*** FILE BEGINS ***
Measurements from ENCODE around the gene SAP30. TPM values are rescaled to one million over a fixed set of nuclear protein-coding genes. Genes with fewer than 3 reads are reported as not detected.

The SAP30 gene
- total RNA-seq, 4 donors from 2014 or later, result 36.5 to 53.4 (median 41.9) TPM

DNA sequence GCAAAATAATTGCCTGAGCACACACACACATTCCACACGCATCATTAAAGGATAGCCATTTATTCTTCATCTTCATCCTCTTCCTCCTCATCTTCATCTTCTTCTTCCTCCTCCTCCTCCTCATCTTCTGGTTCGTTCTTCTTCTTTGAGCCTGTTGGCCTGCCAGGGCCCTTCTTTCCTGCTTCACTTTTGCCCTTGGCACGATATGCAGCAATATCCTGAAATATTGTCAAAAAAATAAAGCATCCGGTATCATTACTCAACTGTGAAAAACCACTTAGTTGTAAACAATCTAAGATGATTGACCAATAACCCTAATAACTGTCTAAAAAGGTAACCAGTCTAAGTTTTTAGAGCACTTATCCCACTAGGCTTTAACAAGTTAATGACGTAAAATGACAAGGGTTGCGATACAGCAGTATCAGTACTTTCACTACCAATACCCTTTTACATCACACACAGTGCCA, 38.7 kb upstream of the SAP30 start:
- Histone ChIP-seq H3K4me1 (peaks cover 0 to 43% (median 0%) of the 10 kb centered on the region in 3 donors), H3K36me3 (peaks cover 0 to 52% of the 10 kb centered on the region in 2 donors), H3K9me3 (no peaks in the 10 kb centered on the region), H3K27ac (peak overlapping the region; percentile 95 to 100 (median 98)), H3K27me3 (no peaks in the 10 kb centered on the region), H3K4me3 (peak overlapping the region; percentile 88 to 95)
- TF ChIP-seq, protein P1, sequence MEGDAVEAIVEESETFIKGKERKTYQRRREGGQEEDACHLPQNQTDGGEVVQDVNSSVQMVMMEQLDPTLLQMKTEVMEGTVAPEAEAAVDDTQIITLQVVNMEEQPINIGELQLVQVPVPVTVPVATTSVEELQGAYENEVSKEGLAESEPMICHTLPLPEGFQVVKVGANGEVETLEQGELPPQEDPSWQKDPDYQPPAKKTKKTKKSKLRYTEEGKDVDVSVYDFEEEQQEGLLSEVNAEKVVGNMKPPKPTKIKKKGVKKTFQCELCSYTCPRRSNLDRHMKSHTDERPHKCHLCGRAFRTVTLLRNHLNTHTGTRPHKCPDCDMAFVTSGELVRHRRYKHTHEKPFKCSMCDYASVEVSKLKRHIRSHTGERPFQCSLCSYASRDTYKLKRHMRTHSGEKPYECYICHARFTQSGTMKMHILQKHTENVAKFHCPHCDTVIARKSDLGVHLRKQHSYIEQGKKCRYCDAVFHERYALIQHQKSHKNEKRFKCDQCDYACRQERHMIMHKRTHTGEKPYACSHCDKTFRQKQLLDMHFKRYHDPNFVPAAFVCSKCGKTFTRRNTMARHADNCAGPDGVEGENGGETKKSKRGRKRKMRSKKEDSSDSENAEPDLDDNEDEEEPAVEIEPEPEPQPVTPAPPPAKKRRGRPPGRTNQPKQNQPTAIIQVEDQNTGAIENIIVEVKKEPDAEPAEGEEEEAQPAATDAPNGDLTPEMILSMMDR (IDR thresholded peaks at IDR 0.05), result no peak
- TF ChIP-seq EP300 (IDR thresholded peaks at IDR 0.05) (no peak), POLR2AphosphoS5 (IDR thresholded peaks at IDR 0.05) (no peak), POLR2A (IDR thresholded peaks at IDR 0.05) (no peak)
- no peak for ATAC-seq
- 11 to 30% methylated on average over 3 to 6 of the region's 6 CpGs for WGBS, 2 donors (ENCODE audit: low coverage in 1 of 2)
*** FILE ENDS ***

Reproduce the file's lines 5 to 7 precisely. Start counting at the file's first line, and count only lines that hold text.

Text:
- Histone ChIP-seq H3K4me1 (peaks cover 0 to 43% (median 0%) of the 10 kb centered on the region in 3 donors), H3K36me3 (peaks cover 0 to 52% of the 10 kb centered on the region in 2 donors), H3K9me3 (no peaks in the 10 kb centered on the region), H3K27ac (peak overlapping the region; percentile 95 to 100 (median 98)), H3K27me3 (no peaks in the 10 kb centered on the region), H3K4me3 (peak overlapping the region; percentile 88 to 95)
- TF ChIP-seq, protein P1, sequence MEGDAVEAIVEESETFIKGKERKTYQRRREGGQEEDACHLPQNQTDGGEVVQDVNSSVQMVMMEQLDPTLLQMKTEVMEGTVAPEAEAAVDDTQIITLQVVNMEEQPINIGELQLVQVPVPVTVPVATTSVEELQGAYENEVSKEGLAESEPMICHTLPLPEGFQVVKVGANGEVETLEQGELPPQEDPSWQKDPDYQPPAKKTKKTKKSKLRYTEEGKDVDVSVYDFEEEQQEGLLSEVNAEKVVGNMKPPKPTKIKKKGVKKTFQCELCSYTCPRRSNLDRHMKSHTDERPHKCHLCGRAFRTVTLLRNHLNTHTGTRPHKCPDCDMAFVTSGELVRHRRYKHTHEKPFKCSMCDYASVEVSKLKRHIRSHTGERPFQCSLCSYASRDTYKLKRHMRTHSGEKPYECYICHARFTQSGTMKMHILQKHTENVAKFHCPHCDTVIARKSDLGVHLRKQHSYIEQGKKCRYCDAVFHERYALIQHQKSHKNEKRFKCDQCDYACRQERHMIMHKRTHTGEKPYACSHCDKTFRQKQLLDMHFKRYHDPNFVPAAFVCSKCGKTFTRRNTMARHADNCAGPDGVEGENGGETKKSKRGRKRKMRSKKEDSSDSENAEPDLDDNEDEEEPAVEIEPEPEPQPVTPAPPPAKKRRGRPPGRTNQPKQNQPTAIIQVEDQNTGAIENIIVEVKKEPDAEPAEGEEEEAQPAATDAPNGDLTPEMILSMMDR (IDR thresholded peaks at IDR 0.05), result no peak
- TF ChIP-seq EP300 (IDR thresholded peaks at IDR 0.05) (no peak), POLR2AphosphoS5 (IDR thresholded peaks at IDR 0.05) (no peak), POLR2A (IDR thresholded peaks at IDR 0.05) (no peak)